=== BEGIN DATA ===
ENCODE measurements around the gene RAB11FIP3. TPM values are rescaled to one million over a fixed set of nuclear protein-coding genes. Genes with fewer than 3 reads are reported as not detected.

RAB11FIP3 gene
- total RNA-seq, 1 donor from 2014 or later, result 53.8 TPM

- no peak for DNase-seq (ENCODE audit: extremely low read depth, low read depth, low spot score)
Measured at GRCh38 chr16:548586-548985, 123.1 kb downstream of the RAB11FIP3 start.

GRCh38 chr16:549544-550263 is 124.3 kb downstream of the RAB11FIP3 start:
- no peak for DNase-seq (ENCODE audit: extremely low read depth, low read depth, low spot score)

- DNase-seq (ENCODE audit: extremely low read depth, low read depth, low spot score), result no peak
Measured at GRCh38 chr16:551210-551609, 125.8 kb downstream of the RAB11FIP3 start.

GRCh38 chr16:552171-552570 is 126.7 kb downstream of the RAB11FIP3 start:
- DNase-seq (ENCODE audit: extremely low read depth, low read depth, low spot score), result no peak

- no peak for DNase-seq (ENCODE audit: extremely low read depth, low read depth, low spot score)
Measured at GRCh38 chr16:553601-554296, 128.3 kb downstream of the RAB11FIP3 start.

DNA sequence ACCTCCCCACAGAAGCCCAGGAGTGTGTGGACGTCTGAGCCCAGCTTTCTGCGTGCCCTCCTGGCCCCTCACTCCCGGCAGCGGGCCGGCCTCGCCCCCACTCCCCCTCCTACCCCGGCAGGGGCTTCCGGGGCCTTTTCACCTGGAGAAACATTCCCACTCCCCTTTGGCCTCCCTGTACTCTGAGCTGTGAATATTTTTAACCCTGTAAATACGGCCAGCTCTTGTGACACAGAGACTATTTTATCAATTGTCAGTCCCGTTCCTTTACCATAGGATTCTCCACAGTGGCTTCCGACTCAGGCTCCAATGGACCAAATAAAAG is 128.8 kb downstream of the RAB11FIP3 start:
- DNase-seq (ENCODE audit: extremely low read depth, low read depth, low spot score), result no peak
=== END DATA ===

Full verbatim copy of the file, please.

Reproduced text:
ENCODE measurements around the gene RAB11FIP3. TPM values are rescaled to one million over a fixed set of nuclear protein-coding genes. Genes with fewer than 3 reads are reported as not detected.

RAB11FIP3 gene
- total RNA-seq, 1 donor from 2014 or later, result 53.8 TPM

- no peak for DNase-seq (ENCODE audit: extremely low read depth, low read depth, low spot score)
Measured at GRCh38 chr16:548586-548985, 123.1 kb downstream of the RAB11FIP3 start.

GRCh38 chr16:549544-550263 is 124.3 kb downstream of the RAB11FIP3 start:
- no peak for DNase-seq (ENCODE audit: extremely low read depth, low read depth, low spot score)

- DNase-seq (ENCODE audit: extremely low read depth, low read depth, low spot score), result no peak
Measured at GRCh38 chr16:551210-551609, 125.8 kb downstream of the RAB11FIP3 start.

GRCh38 chr16:552171-552570 is 126.7 kb downstream of the RAB11FIP3 start:
- DNase-seq (ENCODE audit: extremely low read depth, low read depth, low spot score), result no peak

- no peak for DNase-seq (ENCODE audit: extremely low read depth, low read depth, low spot score)
Measured at GRCh38 chr16:553601-554296, 128.3 kb downstream of the RAB11FIP3 start.

DNA sequence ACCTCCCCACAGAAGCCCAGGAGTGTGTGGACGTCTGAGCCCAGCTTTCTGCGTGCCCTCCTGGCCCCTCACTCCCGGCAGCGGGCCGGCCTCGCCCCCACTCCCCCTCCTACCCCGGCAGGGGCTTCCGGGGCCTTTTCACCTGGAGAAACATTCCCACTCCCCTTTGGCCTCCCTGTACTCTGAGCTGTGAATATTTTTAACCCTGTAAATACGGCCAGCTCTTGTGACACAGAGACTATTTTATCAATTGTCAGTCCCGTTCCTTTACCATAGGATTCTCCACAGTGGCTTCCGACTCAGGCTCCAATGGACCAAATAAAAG is 128.8 kb downstream of the RAB11FIP3 start:
- DNase-seq (ENCODE audit: extremely low read depth, low read depth, low spot score), result no peak